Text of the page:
An informative review paper by Phan et al. (2002) summarizing 55 Neuroimaging studies (Positron Emission Tomography (PET) and functional Magnet Resonance Imaging (fMRI)) nicely demonstrates that authors label “emotion” almost anything that happens in the brain without discriminating between affective processing, actual subjective experiences and other aspects (Figure 8). Phan et al. stated as one of the inclusion criteria that only studies about “higher-order mental processes of emotion” were entered in their analysis, while excluding lower-order processes including “sensory or motor processes, such as gustatory/olfactory or pain induction”. This distinction together with the wide distribution of relevant brain areas highlights that emotion-related brain processing does have many aspects, but many traditional distinctions do not really help to better understand them nor do they help to better define emotion. In fact, many facets of the current debate about the nature of emotions continue to contribute to the many confusions that have long characterized this field (for a many examples, and suggested solutions, see Lindquist, et al., 2012).

Figure 8.

Phan et al. (2002) study: Overlay of neuroimaging findings from emotion studies showing emotion-relevant brain areas. (A) Activation foci: Individual emotion. (B) Activation foci: Induction method. (C) Activation foci: Cognitive demand. Adapted from Phan et al. (2002) with permission.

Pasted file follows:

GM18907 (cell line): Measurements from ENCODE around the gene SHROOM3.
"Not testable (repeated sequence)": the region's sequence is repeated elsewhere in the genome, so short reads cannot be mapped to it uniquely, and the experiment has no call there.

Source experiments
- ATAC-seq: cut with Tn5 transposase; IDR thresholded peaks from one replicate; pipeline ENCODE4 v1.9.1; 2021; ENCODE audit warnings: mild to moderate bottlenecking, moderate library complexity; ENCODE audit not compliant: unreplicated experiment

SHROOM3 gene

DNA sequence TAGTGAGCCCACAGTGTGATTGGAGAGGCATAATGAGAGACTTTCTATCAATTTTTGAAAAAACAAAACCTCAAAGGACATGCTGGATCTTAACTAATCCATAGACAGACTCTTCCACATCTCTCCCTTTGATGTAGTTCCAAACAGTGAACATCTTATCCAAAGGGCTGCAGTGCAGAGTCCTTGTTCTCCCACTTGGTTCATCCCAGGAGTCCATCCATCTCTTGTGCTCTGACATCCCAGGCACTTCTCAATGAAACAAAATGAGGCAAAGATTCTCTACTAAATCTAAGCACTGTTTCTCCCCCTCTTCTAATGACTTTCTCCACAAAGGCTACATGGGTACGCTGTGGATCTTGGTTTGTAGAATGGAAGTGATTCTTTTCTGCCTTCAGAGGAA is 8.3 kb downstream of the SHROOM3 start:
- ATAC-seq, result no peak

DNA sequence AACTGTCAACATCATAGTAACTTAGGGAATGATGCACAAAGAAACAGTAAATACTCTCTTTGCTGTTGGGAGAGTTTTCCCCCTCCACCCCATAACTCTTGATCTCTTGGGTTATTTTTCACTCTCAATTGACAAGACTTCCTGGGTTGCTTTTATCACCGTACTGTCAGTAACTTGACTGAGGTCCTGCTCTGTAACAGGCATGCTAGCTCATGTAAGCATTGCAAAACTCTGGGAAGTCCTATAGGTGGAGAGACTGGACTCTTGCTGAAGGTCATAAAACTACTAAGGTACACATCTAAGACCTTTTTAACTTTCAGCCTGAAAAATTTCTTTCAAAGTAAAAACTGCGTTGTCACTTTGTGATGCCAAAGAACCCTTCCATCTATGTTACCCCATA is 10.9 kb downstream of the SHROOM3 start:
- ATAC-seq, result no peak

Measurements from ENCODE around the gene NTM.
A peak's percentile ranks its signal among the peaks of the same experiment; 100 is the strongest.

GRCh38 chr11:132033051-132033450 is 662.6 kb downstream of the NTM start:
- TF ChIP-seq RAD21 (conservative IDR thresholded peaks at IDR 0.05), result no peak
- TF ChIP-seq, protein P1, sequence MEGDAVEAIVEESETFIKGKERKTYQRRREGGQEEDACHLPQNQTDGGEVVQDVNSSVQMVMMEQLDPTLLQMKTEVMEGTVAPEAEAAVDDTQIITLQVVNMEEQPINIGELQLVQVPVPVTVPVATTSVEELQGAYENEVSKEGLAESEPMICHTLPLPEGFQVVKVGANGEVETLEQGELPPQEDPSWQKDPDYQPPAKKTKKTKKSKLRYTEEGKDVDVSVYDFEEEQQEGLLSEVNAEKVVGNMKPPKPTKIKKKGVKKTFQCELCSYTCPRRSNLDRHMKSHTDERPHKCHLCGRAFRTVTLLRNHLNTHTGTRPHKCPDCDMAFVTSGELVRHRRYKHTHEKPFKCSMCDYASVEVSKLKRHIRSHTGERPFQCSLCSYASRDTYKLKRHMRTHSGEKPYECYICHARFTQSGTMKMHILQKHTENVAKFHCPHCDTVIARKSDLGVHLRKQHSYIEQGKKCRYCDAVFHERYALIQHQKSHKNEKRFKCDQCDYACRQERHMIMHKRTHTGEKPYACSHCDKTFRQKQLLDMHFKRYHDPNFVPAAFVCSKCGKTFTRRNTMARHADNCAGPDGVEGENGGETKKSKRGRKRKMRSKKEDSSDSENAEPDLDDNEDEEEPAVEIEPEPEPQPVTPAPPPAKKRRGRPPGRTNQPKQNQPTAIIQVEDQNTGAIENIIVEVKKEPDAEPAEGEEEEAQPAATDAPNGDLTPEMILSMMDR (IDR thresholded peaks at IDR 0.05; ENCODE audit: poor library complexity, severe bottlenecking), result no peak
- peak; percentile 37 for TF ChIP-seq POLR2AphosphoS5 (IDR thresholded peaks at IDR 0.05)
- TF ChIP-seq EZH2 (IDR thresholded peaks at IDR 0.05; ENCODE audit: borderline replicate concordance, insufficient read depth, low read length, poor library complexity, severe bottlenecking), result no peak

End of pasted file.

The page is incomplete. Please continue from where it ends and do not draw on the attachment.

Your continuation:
Too many chefs spoil the soup and too many scholars from different disciplines spoil the definition of emotion. For cognition, the sibling of affective information processing (both system are meant to support behaviour adaptation), you can say that it basically means “thinking”, but breaking emotion down to a single term seems to be a rather difficult challenge. The reason for that is because emotion is the output and not the processing. If you place affective information processing on the level of cognitive information processing you could say that affective processing means “evaluating”. In this chapter, it is suggested that the term emotion be reserved for only the behavioral aspects of it. After all, the Latin word emotion means to move out. It is about movement and movement equals behavior (in terms of neurobiology). The alternative is that emotion be simply seen as a class-identifier—an umbrella concept—that includes all the major aspects that are traditionally subsumed by this concept, namely the behavioral, autonomic-physiological, neural, cognitive and affective attributes. The reason we suggest the more minimalist solution is that the broader concept has led to so much trouble already, and at this stage of history we find many people talking past each other (as is well summarized in Lindquist, et al., 2012).